FIG Peer Review Journal


Using Land Values to Fund Infrastructure: Will Statutory Planning Changes Work? (2743)

Andrew McNab (United Kingdom)
Dr Frances Plimmer
Senior Research Officer
The College of Estate Management
United Kingdom
Corresponding author Dr Frances Plimmer (email: f.plimmer[at], tel.: +44(0)1189214667)

[ abstract ] [ handouts ] [ handouts ]

Published on the web 2008-03-21
Received 2008-01-31 / Accepted 2008-03-14
This paper is one of selection of papers published for the FIG Working Week 2008 in Stockholm, Sweden and has undergone the FIG Peer Review Process.

FIG Working Week 2008
ISBN 978-87-90907-67-9 ISSN 2307-4086


The UK government has set a target of constructing 3m new dwellings by 2020 and funding is required to provide the necessary infrastructure to support this proposed development. Initially, the government consulted on a Planning-gain Supplement (PGS) which would impose a levy at a “modest” rate on the uplift in value which resulted from a grant of planning permission. Following consultation, PGS has been abandoned and a new Statutory Planning Charge (SPC) proposed. The SPC will be negotiated by individually by representatives of local planning authorities, alongside the existing s. 106 obligations which also raise funds for infrastructure but only that which can be said to be relevant to the specific development. What is different about SPC is that the revenue will be hypothecated to support infrastructure for the locality in which the development is based, with a portion of the revenue going to larger regional projects and that it seems to be well supported by the property-based industry representatives. The situation in the devolved administrations of Northern Ireland, Scotland and Wales in unclear, and concern has been raised about the general ability of local planning authority officials (who may not be trained and experienced in commercial negotiations) to raise an appropriate and sufficient level of revenue from developers. Certainly there is evidence that some local planning authorities are more successful than others. This paper will review the background to the taxation of betterment and the introduction of SPC, report on how the new tax is to work and speculate on its prospects for success.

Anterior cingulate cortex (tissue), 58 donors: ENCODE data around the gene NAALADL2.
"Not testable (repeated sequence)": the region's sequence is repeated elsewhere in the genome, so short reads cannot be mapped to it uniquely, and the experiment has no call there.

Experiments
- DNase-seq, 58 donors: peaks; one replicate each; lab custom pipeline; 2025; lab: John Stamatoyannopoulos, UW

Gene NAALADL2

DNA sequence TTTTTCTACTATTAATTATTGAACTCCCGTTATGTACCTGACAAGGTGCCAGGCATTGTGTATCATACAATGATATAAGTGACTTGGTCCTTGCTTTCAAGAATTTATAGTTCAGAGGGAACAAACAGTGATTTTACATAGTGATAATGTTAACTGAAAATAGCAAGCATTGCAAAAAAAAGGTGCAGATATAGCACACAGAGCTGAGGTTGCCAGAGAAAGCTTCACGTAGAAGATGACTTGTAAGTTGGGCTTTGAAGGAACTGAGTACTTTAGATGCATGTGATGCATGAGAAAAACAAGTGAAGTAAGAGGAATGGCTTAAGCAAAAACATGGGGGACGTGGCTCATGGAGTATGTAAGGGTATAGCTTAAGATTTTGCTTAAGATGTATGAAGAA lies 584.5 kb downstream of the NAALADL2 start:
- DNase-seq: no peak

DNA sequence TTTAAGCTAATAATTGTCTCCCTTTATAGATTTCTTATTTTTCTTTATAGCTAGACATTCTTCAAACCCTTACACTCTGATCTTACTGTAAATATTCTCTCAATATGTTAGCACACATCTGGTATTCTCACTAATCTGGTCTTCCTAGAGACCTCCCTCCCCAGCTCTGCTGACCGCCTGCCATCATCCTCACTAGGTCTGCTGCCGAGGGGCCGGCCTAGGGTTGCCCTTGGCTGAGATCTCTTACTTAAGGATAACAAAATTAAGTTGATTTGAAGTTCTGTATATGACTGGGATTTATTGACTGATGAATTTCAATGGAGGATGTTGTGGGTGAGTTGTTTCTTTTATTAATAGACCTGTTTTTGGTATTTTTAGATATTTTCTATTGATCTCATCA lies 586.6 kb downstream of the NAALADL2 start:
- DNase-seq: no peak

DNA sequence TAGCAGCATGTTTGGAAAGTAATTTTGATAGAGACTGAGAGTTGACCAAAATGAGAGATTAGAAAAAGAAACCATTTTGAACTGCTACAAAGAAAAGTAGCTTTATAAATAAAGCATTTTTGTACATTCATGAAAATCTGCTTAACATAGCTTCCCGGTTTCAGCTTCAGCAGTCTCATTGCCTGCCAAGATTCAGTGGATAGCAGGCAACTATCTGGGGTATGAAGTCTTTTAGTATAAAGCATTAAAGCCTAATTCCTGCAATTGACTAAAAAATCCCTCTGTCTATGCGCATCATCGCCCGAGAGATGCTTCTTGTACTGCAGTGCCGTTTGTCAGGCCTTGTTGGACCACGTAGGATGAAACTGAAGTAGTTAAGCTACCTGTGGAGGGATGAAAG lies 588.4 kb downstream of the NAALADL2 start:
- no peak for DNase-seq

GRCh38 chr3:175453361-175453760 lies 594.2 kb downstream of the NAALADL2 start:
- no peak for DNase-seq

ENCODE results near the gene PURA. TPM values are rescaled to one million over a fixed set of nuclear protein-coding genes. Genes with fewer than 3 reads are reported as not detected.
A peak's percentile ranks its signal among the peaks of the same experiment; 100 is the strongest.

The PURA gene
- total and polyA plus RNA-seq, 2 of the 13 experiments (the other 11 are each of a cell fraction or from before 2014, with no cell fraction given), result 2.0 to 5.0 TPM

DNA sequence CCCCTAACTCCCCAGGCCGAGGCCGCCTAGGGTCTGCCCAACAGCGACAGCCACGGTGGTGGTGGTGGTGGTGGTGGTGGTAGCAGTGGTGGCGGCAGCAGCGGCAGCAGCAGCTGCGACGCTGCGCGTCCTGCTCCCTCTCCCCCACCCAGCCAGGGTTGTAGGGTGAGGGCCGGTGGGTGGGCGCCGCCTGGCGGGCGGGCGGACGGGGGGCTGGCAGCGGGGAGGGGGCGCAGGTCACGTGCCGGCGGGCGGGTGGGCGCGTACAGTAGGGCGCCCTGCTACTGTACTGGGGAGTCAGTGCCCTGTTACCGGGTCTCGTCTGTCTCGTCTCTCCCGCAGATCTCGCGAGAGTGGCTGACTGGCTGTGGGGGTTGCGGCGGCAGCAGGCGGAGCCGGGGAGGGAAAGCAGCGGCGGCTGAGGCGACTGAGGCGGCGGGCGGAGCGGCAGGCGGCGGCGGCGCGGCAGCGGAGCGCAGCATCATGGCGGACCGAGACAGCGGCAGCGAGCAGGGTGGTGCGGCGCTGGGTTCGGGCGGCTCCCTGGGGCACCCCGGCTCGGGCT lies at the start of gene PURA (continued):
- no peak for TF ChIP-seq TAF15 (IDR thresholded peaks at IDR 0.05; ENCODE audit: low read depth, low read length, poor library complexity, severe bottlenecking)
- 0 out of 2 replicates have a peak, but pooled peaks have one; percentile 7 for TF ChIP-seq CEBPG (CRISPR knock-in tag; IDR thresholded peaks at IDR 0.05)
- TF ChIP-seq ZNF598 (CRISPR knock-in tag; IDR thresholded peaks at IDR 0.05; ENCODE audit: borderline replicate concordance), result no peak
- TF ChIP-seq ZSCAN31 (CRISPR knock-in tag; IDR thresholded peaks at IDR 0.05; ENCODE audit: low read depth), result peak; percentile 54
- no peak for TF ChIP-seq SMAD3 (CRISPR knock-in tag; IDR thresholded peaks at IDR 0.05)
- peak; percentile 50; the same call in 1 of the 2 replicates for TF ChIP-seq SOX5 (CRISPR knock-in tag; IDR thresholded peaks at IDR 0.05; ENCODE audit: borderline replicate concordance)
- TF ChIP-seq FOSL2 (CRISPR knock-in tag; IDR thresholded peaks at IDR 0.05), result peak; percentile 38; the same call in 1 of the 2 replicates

Keywords: Land management; Valuation; Real estate development; Property taxes